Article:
As Generation Y or the Millennial Generation, we seem to be a puzzle to generations before us. While some have deeper insight, many portrayals of our generation mix a feeling of disappointed incomprehension with accusations of being conforming, jaded and value-deprived. Or, as William Deresiewicz has interpreted us in his New York Times opinion piece, commercial.
What makes Deresiewicz’s article so difficult is not only that it feels a little insulting. It’s that he has identified the right symptoms, but is mistaken about the underlying patterns. Aiming to rebut and explain, I’d like to make a few points about the Millennial Generation.
We don’t need to revolt
We millennials had an experience that is somewhat unique in history. We understood the fast-emerging digital technology considerably faster than our parents, and they never caught up. When technology became more mainstream, we were our parents’ teachers at an age when other teenagers feel disempowered.
This is our source of self-confidence. We figure that we can add value to the world in a way that most people before us can’t. We’re not fighting previous generations because we don’t have to. We mostly don’t need them to do what we choose to accomplish.
There’s a certain kind of power that comes with this realization, and it has made us incompatible with large, naturally conservative organizations. In corporations, politics, and academia, you have to work your way up to succeed. This power imbalance contradicts our generation’s feeling of empowerment. We secretly feel we’ve leapfrogged this system, and often choose entrepreneurship over climbing the ladder.
We’re not selling
Deresiewicz called us Generation Sell for our skill of marketing and giving our identity a voice—behavior that he finds to be typical of sales people. I think there’s an underlying characteristic that describes us better. Our generation grew up in the information age, and we have unprecedented, easy access to information. We drank it in as fast as it dropped onto the screen: We’re eager to learn. The skill of marketing ourselves and our ideas is just the symptom of that—it’s important in the world, so we learned how to do it.
Similarly, we strive to become more socially competent (in his words: “polite, pleasant, moderate, earnest, friendly”) because at the core of how we work is collaboration and leadership. Our “smile and hearty handshake” is sincere much more often than not; we know how important relationships are, and we place value on building them.
Our culture is hard to grasp. “No anger, no edge, no ego.” Correct, we’re pragmatic, not angry. We know that anger is what people feel who’ve been left out, the feeling of those who set the banlieues of Paris or London on fire—and most of us don’t feel like that. Also, we apparently don’t display edge, but that’s just because we have our discussions where older people seldom go. Social change has become harder to gauge if you look in the wrong places (hint: you don’t read about it in the newspapers). Lastly, we don’t need ego, because we have self-confidence.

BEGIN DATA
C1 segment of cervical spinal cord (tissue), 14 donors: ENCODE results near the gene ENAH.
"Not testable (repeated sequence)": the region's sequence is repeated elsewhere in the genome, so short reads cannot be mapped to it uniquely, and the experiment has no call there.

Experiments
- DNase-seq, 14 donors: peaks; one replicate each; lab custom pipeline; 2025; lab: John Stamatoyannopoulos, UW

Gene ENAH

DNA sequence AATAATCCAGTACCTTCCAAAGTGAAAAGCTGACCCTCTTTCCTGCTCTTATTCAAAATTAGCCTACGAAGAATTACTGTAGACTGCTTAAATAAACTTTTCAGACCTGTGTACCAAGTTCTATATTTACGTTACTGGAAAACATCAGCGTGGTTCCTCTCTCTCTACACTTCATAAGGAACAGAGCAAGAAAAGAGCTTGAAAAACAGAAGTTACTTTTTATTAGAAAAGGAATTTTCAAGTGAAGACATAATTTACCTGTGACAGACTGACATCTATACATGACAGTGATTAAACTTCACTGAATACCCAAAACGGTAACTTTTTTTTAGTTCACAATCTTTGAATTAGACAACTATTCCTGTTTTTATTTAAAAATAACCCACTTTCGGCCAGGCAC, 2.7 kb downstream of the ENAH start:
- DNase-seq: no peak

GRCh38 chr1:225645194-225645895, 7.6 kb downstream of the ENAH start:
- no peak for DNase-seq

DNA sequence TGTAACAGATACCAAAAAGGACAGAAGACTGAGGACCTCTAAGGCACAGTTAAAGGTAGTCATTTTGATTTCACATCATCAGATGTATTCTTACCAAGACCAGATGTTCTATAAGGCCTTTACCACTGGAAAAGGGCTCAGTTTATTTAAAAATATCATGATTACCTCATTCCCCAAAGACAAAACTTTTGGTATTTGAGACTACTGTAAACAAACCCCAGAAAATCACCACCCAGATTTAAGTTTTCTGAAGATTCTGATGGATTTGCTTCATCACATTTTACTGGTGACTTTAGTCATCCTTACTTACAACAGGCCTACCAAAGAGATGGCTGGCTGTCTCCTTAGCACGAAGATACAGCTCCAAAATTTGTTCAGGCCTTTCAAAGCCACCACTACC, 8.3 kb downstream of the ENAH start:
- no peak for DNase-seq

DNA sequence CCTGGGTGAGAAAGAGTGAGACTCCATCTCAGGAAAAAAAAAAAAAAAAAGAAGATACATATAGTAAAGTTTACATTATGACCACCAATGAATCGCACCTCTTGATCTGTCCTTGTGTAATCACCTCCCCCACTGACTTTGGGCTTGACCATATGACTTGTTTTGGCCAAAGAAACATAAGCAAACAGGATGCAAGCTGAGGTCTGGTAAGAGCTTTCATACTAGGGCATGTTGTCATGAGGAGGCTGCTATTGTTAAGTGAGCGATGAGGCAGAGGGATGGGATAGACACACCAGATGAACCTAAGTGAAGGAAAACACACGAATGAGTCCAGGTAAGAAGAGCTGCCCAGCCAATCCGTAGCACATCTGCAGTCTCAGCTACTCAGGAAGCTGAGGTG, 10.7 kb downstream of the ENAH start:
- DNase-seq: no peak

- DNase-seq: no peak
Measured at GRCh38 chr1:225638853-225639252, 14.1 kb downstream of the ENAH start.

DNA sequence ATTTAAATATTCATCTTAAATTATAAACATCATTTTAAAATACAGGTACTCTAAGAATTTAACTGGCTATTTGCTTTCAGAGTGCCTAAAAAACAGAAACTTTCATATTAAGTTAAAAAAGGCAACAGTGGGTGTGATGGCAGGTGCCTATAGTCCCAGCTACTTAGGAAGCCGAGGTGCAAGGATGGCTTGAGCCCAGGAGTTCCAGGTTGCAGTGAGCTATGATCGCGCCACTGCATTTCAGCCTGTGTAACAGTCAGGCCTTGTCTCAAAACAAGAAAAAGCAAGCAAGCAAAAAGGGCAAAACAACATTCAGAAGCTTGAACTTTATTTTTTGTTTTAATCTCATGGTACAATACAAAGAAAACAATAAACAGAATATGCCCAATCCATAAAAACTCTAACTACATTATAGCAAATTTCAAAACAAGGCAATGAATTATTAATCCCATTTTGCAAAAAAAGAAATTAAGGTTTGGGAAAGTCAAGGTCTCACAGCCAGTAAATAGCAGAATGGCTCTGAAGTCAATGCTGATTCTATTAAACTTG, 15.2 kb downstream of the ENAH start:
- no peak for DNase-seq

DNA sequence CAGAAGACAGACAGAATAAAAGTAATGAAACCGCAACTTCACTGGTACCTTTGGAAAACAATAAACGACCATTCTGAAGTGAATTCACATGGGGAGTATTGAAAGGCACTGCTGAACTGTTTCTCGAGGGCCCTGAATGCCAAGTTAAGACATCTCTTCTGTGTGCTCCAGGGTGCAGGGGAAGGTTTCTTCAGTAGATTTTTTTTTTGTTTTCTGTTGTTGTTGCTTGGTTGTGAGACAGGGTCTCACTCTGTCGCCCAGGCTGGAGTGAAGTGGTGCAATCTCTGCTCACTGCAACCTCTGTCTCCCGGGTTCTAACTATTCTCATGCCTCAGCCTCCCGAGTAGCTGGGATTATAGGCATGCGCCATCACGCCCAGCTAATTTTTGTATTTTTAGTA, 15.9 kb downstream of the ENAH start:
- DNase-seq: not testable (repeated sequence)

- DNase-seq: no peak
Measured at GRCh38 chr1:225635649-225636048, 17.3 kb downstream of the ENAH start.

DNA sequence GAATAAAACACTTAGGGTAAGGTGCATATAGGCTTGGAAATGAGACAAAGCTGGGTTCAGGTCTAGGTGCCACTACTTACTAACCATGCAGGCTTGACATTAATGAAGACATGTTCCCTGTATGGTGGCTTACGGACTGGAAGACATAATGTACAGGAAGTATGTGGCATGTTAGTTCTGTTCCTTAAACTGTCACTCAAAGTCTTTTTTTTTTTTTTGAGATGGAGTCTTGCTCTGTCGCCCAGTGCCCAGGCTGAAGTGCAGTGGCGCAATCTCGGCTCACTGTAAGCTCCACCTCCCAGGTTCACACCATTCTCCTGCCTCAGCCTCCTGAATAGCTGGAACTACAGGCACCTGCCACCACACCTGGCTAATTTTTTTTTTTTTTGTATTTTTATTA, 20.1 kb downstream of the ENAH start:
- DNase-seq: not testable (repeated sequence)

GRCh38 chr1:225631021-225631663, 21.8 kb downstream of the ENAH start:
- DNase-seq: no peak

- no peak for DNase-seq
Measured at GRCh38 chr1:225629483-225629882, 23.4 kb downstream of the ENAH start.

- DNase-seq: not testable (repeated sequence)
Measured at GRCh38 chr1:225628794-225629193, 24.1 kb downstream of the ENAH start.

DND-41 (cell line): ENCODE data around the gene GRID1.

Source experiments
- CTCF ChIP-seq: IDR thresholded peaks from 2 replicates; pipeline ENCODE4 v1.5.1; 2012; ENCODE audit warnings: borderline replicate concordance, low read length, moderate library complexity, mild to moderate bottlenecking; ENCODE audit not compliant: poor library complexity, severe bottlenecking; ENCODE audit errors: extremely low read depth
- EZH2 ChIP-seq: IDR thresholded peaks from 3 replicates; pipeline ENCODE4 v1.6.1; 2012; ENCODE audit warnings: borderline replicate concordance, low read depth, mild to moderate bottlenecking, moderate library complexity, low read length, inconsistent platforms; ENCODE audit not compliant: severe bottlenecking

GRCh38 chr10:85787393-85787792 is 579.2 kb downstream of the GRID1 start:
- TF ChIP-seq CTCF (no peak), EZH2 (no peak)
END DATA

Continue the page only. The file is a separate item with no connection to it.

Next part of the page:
It’s not uncommon for culture and art to be equally misunderstood. It does hurt, though, to read this: “The characteristic art form of our age may be the business plan”. Really? Has Deresiewicz ever been to Vimeo? Listened to studio-quality, home-recorded music or enjoyed a perfectly written essay by a (yes, self-publishing) journalist? I don’t see businesses making money. Most often I see artists who don’t ask for money at all, and sometimes I see artists fortunate enough to make a living by delighting a million patrons earning average income, rather than a handful rich ones. That doesn’t make them more of a business than Michelangelo.
We’re building something
No, a business plan is to this generation more like a work contract to baby boomers. It makes sense, and therefore we set it up. Our passion is directed elsewhere: the common denominator of entrepreneurship is not the business plan, it’s building something of value. We’re a generation of creators.
Although we will if we have to, we don’t always need to fight for rights and values anymore; our parents and grandparents did that. They succeeded—at least in many places in the world. We’re now using this victory to build and re-build business, society and politics based on their legacy.
The reason why some of us look like sales people is also because we’ve started in areas where change happens more quickly than in others: business, and more specifically digital products. The rest will follow, and everything will implicitly be based on the values of previous and current generations.
We believe in freedom of thought, speech, and creation. We believe in democracy, protecting and empowering minorities, as well as justice. We support diversity in our countries of origin, and we’d rather live in another country than send soldiers. We think listening to many sides is more important than defining one truth, and moral views should be discussed instead of imposed. Self-realization comes before dogma; openness, transparency and change before holding on too much.
What we build reflects that. It’s transformative. It’s real. Come visit our websites.